I Tried This Viral Reddit Tip for Reheating Pizza and Things Got Ugly

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(Image credit: Naomi Tomky)

Pizza is one of those foods that’s good even when it’s bad, but this weekend I learned the exception to that is when your slice gets soggy. See, Reddit (always a source of intriguing life and food advice) had a post that the best way to reheat pizza is to do it on the stove in a pan and add a little water and cook until completely burned off. “Perfect pizza, like it just came out of the oven,” was the promise.

My Attempt at This Popular Reddit Pizza Tip

I tried to think through the science of this, but decided maybe this was one of those things that didn’t deserve to be overthought. So instead I headed out to dinner at my local pizza shop, which is so good that I always want to order too many pizzas so I can try all the flavors. I came home with a few slices of white pie with mortadella and a few of the Brooklyn, their version of a basic red sauce and cheese.

In the name of science, I even refrigerated my leftover slices (I usually leave them out; yes, I’ll probably die of food-borne illness, but I’ll have eaten better leftover pizza until then). The next day at lunch, I followed the instructions in the original post: “Get a pan hot, add enough water to cover the bottom of the pan, add cold pizza, and cover until water is boiled off. Then remove the lid and let crust crisp up.”

Dubiously, I followed the instructions. It took about six minutes for all the water to absorb into the pizza, then I took the lid off. You know what was underneath that? SOGGY PIZZA. All that water absorbed into the bottom, but it also absorbed into the crust section of pizza. I patiently left it a few more minutes, letting the pizza crisp up. And then a few more minutes because the pizza had basically welded itself onto my pretty well-seasoned cast iron pan and I hoped it would detach itself. It didn’t. Cheese was starting to burn to the pan, so I called it good and used a metal spatula and all my might to scrape my slices out of the pan.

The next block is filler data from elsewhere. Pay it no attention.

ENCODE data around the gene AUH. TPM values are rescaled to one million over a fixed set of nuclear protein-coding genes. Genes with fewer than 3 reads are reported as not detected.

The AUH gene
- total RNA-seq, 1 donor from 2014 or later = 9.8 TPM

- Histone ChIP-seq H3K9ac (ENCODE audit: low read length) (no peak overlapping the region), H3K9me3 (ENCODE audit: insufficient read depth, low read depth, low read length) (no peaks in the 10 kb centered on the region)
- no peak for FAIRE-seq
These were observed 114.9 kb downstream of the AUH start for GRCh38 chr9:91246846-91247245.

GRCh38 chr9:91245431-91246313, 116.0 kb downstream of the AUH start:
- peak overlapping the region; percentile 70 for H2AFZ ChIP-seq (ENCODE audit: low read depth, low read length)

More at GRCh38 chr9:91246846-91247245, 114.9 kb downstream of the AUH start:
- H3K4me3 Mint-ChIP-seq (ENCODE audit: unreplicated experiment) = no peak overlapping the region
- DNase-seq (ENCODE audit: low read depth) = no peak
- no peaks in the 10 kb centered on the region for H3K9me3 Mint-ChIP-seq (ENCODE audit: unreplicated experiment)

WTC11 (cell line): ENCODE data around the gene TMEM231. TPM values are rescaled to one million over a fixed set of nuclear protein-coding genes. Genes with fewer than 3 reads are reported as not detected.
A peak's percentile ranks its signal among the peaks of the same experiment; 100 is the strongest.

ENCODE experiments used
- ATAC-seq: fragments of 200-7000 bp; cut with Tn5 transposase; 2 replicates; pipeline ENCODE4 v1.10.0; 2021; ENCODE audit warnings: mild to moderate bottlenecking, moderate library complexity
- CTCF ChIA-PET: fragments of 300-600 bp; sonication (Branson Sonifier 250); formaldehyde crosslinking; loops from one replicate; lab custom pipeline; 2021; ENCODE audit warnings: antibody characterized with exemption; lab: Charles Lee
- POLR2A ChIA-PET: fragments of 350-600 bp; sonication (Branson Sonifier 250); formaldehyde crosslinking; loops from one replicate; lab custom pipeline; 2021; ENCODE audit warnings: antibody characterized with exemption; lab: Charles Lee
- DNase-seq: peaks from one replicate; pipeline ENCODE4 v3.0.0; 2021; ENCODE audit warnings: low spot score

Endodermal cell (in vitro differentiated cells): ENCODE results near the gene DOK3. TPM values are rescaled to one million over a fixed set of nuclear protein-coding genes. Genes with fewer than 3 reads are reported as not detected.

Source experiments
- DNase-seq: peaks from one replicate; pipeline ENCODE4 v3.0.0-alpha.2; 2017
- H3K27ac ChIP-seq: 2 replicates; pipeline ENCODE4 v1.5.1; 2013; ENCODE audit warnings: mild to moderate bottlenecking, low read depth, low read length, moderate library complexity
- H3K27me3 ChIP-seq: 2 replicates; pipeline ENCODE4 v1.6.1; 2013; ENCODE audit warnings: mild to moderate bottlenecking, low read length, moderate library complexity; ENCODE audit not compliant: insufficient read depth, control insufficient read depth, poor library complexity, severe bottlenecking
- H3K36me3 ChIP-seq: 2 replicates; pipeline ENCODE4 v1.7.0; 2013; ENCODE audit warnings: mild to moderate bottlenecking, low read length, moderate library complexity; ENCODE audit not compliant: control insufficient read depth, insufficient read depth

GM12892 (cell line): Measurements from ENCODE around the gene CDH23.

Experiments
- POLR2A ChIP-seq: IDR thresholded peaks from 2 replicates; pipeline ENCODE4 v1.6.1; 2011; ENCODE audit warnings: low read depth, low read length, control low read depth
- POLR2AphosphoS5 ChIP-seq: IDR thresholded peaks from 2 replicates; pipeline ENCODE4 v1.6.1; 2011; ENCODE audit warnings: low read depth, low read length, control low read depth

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(Image credit: Naomi Tomky)

The Results of the Experiment

Yes, the bottom of my pizza was very, very crispy and the top was nicely melty. But the crust edge was soggy. If you don’t eat crust anyway, I thought, maybe this is a good method for you. But then I began to doubt myself: Maybe if I used less water it would stay only on the section of crust underneath?

I was wrong. I sacrificed two more excellent slices of pizza in the name of science. Even with just a smidge of water right under the pizza, the slice basically steamed and my nicely charred crust ended up a soggy mess, and I still had to pry it off the pan.

I ate a slice cold straight from the box. It was better. Then I reheated the final slice in my usual method, resulting in a perfectly crisp-crusted, melty-cheesed slice: Heat the oven to 550°F with a baking stone (or cast iron pan) inside. When it comes to temperature, add the slice and switch to low broil for about four minutes.

It’s your choice, dear reader.

Try our favorite way to reheat pizza: The Best Way to Reheat a Slice of Pizza

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